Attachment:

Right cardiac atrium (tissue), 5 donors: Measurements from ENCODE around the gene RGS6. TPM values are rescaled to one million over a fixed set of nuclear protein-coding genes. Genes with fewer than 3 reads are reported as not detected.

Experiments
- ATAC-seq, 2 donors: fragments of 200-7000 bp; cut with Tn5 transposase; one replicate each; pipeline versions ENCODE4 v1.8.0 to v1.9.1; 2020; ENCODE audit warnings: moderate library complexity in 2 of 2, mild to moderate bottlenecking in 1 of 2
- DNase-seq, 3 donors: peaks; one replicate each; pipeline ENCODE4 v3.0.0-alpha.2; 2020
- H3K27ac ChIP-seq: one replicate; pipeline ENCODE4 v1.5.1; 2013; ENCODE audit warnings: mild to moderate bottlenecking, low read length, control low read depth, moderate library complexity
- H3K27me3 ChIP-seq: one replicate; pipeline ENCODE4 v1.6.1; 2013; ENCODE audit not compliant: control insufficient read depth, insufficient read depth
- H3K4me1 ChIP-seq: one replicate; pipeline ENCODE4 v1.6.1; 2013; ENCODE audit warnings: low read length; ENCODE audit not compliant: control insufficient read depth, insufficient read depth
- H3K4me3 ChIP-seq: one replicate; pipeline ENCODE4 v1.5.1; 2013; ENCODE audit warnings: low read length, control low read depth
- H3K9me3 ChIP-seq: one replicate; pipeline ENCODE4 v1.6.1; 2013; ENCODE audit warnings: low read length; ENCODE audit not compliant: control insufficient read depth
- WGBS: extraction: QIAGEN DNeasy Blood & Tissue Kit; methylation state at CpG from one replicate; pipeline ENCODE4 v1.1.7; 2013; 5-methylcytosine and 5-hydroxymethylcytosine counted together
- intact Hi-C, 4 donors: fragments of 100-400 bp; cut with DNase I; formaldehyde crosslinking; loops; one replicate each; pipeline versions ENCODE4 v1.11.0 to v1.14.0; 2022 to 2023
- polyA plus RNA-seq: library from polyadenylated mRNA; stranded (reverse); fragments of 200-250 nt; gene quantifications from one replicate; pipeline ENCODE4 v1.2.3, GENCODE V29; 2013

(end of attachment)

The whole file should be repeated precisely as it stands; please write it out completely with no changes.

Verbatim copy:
Right cardiac atrium (tissue), 5 donors: Measurements from ENCODE around the gene RGS6. TPM values are rescaled to one million over a fixed set of nuclear protein-coding genes. Genes with fewer than 3 reads are reported as not detected.

Experiments
- ATAC-seq, 2 donors: fragments of 200-7000 bp; cut with Tn5 transposase; one replicate each; pipeline versions ENCODE4 v1.8.0 to v1.9.1; 2020; ENCODE audit warnings: moderate library complexity in 2 of 2, mild to moderate bottlenecking in 1 of 2
- DNase-seq, 3 donors: peaks; one replicate each; pipeline ENCODE4 v3.0.0-alpha.2; 2020
- H3K27ac ChIP-seq: one replicate; pipeline ENCODE4 v1.5.1; 2013; ENCODE audit warnings: mild to moderate bottlenecking, low read length, control low read depth, moderate library complexity
- H3K27me3 ChIP-seq: one replicate; pipeline ENCODE4 v1.6.1; 2013; ENCODE audit not compliant: control insufficient read depth, insufficient read depth
- H3K4me1 ChIP-seq: one replicate; pipeline ENCODE4 v1.6.1; 2013; ENCODE audit warnings: low read length; ENCODE audit not compliant: control insufficient read depth, insufficient read depth
- H3K4me3 ChIP-seq: one replicate; pipeline ENCODE4 v1.5.1; 2013; ENCODE audit warnings: low read length, control low read depth
- H3K9me3 ChIP-seq: one replicate; pipeline ENCODE4 v1.6.1; 2013; ENCODE audit warnings: low read length; ENCODE audit not compliant: control insufficient read depth
- WGBS: extraction: QIAGEN DNeasy Blood & Tissue Kit; methylation state at CpG from one replicate; pipeline ENCODE4 v1.1.7; 2013; 5-methylcytosine and 5-hydroxymethylcytosine counted together
- intact Hi-C, 4 donors: fragments of 100-400 bp; cut with DNase I; formaldehyde crosslinking; loops; one replicate each; pipeline versions ENCODE4 v1.11.0 to v1.14.0; 2022 to 2023
- polyA plus RNA-seq: library from polyadenylated mRNA; stranded (reverse); fragments of 200-250 nt; gene quantifications from one replicate; pipeline ENCODE4 v1.2.3, GENCODE V29; 2013